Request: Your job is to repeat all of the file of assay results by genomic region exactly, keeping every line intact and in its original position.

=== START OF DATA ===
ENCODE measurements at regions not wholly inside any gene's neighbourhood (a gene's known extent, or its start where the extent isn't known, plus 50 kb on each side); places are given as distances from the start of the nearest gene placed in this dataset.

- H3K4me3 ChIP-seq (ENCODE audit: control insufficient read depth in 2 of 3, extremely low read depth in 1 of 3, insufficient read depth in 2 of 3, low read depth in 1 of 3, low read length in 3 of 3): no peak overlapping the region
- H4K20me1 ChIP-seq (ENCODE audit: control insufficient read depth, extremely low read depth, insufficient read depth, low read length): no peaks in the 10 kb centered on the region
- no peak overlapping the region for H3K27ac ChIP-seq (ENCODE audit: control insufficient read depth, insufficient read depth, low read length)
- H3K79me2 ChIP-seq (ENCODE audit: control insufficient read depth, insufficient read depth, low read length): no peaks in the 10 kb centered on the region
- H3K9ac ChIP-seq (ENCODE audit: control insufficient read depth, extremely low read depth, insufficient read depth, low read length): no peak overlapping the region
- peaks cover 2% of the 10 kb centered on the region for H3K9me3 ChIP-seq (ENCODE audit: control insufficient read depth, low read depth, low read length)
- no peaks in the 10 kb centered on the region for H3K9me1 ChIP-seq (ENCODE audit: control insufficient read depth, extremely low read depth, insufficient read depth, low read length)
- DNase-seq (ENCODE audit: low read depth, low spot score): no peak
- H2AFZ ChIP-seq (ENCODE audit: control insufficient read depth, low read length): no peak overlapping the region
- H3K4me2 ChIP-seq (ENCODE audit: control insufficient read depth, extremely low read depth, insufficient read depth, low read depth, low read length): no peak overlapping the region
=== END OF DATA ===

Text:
ENCODE measurements at regions not wholly inside any gene's neighbourhood (a gene's known extent, or its start where the extent isn't known, plus 50 kb on each side); places are given as distances from the start of the nearest gene placed in this dataset.

- H3K4me3 ChIP-seq (ENCODE audit: control insufficient read depth in 2 of 3, extremely low read depth in 1 of 3, insufficient read depth in 2 of 3, low read depth in 1 of 3, low read length in 3 of 3): no peak overlapping the region
- H4K20me1 ChIP-seq (ENCODE audit: control insufficient read depth, extremely low read depth, insufficient read depth, low read length): no peaks in the 10 kb centered on the region
- no peak overlapping the region for H3K27ac ChIP-seq (ENCODE audit: control insufficient read depth, insufficient read depth, low read length)
- H3K79me2 ChIP-seq (ENCODE audit: control insufficient read depth, insufficient read depth, low read length): no peaks in the 10 kb centered on the region
- H3K9ac ChIP-seq (ENCODE audit: control insufficient read depth, extremely low read depth, insufficient read depth, low read length): no peak overlapping the region
- peaks cover 2% of the 10 kb centered on the region for H3K9me3 ChIP-seq (ENCODE audit: control insufficient read depth, low read depth, low read length)
- no peaks in the 10 kb centered on the region for H3K9me1 ChIP-seq (ENCODE audit: control insufficient read depth, extremely low read depth, insufficient read depth, low read length)
- DNase-seq (ENCODE audit: low read depth, low spot score): no peak
- H2AFZ ChIP-seq (ENCODE audit: control insufficient read depth, low read length): no peak overlapping the region
- H3K4me2 ChIP-seq (ENCODE audit: control insufficient read depth, extremely low read depth, insufficient read depth, low read depth, low read length): no peak overlapping the region